Once again, gentle readers, you are being duped by the mainstream news media. The question facing America is not, no matter what Fox News or CNN or other news outlets might claim, “Is Dr. Seuss being canceled?” (He’s not.) The question facing America is “Have you been pronouncing Dr. Seuss’ name wrong your entire life?”
The answer to that question is yes, you have. Dr. Seuss does not rhyme with goose. Dr. Seuss is a German name with a German pronunciation, and it rhymes with Joyce.
Take a deep breath. I know it’s hard to have the ground pulled out from underneath you like this, to have your long-held beliefs overturned. But it’s a strength, not a weakness, to be able to recontextualize the past, to understand it anew from our hopefully more enlightened vantage point. And that’s what we must do with Dr. Seuss’ name, which, as I’ve said, is actually pronounced Soice.
From the beginning of his career, Theodor “Ted” Geisel signed his middle name, Seuss, to his cartoons. His first steady job as a cartoonist was for the popular humor magazine Judge, and, faintly embarrassed about the silliness of the work, he wanted to “keep the name of Geisel clean,” he later wrote in his college’s alumni magazine, in case he ever were to “write the Great American Novel.” By April 1928 he was signing cartoons “Dr. Seuss,” the Dr. a tribute to the advanced degree he never earned. (He’d recently left Oxford short of his D.Phil.)
That middle name came courtesy of his mother, Henrietta “Nettie” Seuss, whose parents had emigrated to Springfield, Massachusetts, from Bavaria. She was 6 feet tall, an accomplished diver, and “a crack shot with a rifle,” according to Brian Jay Jones’ Becoming Dr. Seuss. She pronounced her name, as her son Ted did his middle name, Germanically—“soice,” or honestly if we’re going full German 101, “zoice.”
By 1937, the year Geisel published his first children’s book, And to Think That I Saw It on Mulberry Street (now one of the six titles his estate has chosen not to continue publishing, due to its racist imagery), Dr. Seuss was already fairly well known, thanks to his Judge cartoons, his long-running ads for the insecticide Flit, and his illustrations for two bestselling books, Boners and More Boners. (They were goofy collections of accidentally funny undergrad writing, and we can only assume they are also not being published these days for similar reasons.) But most everyone who knew the name mispronounced it in the unsophisticated American style. A college classmate even made hay of the mispronunciation in an affectionate verse review of Mulberry Street in the Dartmouth alumni magazine:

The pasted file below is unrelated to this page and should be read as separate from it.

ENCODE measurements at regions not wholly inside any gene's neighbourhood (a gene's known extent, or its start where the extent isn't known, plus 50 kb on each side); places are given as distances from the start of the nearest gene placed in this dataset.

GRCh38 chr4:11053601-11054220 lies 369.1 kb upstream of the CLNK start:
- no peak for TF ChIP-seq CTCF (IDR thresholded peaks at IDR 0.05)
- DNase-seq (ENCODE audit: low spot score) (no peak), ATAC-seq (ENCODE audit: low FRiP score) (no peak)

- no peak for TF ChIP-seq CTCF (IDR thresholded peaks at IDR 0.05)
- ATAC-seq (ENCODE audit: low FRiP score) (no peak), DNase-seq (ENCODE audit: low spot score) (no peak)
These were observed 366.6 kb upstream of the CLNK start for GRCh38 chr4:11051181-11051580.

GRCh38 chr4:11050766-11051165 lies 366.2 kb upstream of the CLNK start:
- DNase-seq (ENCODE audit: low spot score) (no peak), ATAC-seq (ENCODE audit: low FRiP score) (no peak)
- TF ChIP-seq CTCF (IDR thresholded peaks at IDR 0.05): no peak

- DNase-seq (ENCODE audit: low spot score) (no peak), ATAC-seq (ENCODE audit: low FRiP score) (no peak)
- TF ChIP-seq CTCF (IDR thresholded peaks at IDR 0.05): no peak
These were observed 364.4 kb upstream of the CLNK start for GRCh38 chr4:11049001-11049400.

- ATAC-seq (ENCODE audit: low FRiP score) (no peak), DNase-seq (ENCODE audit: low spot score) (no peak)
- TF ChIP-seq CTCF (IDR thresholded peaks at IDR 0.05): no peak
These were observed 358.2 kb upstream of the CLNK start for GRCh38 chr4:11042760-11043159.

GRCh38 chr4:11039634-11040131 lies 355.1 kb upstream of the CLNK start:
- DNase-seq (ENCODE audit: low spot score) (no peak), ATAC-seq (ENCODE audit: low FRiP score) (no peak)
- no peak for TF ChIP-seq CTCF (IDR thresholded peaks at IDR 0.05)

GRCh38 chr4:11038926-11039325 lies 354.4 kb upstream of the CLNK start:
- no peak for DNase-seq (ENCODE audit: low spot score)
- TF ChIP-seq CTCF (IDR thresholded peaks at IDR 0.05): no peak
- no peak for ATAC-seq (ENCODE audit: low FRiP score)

You’re wrong as the deuce
And you shouldn’t rejoice
If you’re calling him Seuss.
He pronounces it Soice.
Over the years, Geisel simply went along with the mispronunciation. Louis Menand, in the New Yorker, suggests he did so because it “evoked a figure advantageous for an author of children’s books to be associated with—Mother Goose.” It also seems possible to me that Geisel, who told stories of being taunted as “the Kaiser” by classmates during World War I, may have been grateful not to be tagged with an audibly German name during World War II.
But we’re in the age of righting historical wrongs, and it’s time to give Theodor Geisel his name back. Dr. Seuss may have published both racist and anti-racist work, as Philip Nel, author of Was the Cat in the Hat Black?, pointed out on Slate’s The Gist podcast, but he certainly did not deserve to have his name de-Germanified by provincial Americans for his entire life.*
It’s particularly outrageous that the commentators on Fox News, who supposedly revere Dr. Seuss so much that his purported cancellation requires hours of coverage, can’t even bother to pronounce the man’s name correctly. Come on, Steve Doocy. Respect the man! Respect the work! Say his name right! From here on out, I will only be pronouncing Seuss to rhyme with my own name, Kois.
Say it loud, say it proud: Seuss!
Rejoice! It’s Seuss!
Make the choice …. to say it Seuss!
Dr. Seuss … clearly the Rolls-Royce of uncomfortably dated midcentury children’s book authors!
See? It just rolls off the tongue. You may find it odd, at first, but soon, if we all adopt this nomenclature, we’ll forget we ever called this seminal, problematic author by any other name. So come on, lovers of children’s books, lovers of America. If you truly want to honor Theodor Geisel, it’s time to raise your voice and say it Seuss.
Correction, March 3, 2021: This piece originally misidentified Nel’s book Was the Cat in the Hat Black? as Is the Cat in the Hat Black?